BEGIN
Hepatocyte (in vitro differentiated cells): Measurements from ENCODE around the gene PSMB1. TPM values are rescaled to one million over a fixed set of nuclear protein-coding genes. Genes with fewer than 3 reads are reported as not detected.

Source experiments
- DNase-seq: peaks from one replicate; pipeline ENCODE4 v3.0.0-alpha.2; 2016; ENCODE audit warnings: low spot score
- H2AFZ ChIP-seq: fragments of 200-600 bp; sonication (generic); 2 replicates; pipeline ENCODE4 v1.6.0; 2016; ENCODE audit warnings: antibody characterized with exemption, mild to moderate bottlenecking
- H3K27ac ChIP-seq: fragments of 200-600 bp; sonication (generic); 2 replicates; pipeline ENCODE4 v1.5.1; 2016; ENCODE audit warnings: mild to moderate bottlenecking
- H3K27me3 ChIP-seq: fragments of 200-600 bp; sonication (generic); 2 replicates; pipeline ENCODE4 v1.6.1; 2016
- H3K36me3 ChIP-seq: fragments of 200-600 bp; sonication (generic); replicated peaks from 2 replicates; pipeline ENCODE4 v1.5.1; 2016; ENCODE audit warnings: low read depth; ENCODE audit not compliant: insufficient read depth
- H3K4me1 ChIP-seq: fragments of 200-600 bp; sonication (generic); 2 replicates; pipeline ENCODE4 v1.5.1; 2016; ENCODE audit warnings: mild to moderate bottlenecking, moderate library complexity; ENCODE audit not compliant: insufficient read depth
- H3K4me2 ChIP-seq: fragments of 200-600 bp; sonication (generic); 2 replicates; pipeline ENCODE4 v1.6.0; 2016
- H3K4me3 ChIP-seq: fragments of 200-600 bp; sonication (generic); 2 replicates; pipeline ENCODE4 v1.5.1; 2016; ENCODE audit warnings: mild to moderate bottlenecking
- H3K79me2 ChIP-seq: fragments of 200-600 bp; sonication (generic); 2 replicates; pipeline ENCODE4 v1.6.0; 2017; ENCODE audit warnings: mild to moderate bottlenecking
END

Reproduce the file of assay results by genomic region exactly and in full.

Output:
Hepatocyte (in vitro differentiated cells): Measurements from ENCODE around the gene PSMB1. TPM values are rescaled to one million over a fixed set of nuclear protein-coding genes. Genes with fewer than 3 reads are reported as not detected.

Source experiments
- DNase-seq: peaks from one replicate; pipeline ENCODE4 v3.0.0-alpha.2; 2016; ENCODE audit warnings: low spot score
- H2AFZ ChIP-seq: fragments of 200-600 bp; sonication (generic); 2 replicates; pipeline ENCODE4 v1.6.0; 2016; ENCODE audit warnings: antibody characterized with exemption, mild to moderate bottlenecking
- H3K27ac ChIP-seq: fragments of 200-600 bp; sonication (generic); 2 replicates; pipeline ENCODE4 v1.5.1; 2016; ENCODE audit warnings: mild to moderate bottlenecking
- H3K27me3 ChIP-seq: fragments of 200-600 bp; sonication (generic); 2 replicates; pipeline ENCODE4 v1.6.1; 2016
- H3K36me3 ChIP-seq: fragments of 200-600 bp; sonication (generic); replicated peaks from 2 replicates; pipeline ENCODE4 v1.5.1; 2016; ENCODE audit warnings: low read depth; ENCODE audit not compliant: insufficient read depth
- H3K4me1 ChIP-seq: fragments of 200-600 bp; sonication (generic); 2 replicates; pipeline ENCODE4 v1.5.1; 2016; ENCODE audit warnings: mild to moderate bottlenecking, moderate library complexity; ENCODE audit not compliant: insufficient read depth
- H3K4me2 ChIP-seq: fragments of 200-600 bp; sonication (generic); 2 replicates; pipeline ENCODE4 v1.6.0; 2016
- H3K4me3 ChIP-seq: fragments of 200-600 bp; sonication (generic); 2 replicates; pipeline ENCODE4 v1.5.1; 2016; ENCODE audit warnings: mild to moderate bottlenecking
- H3K79me2 ChIP-seq: fragments of 200-600 bp; sonication (generic); 2 replicates; pipeline ENCODE4 v1.6.0; 2017; ENCODE audit warnings: mild to moderate bottlenecking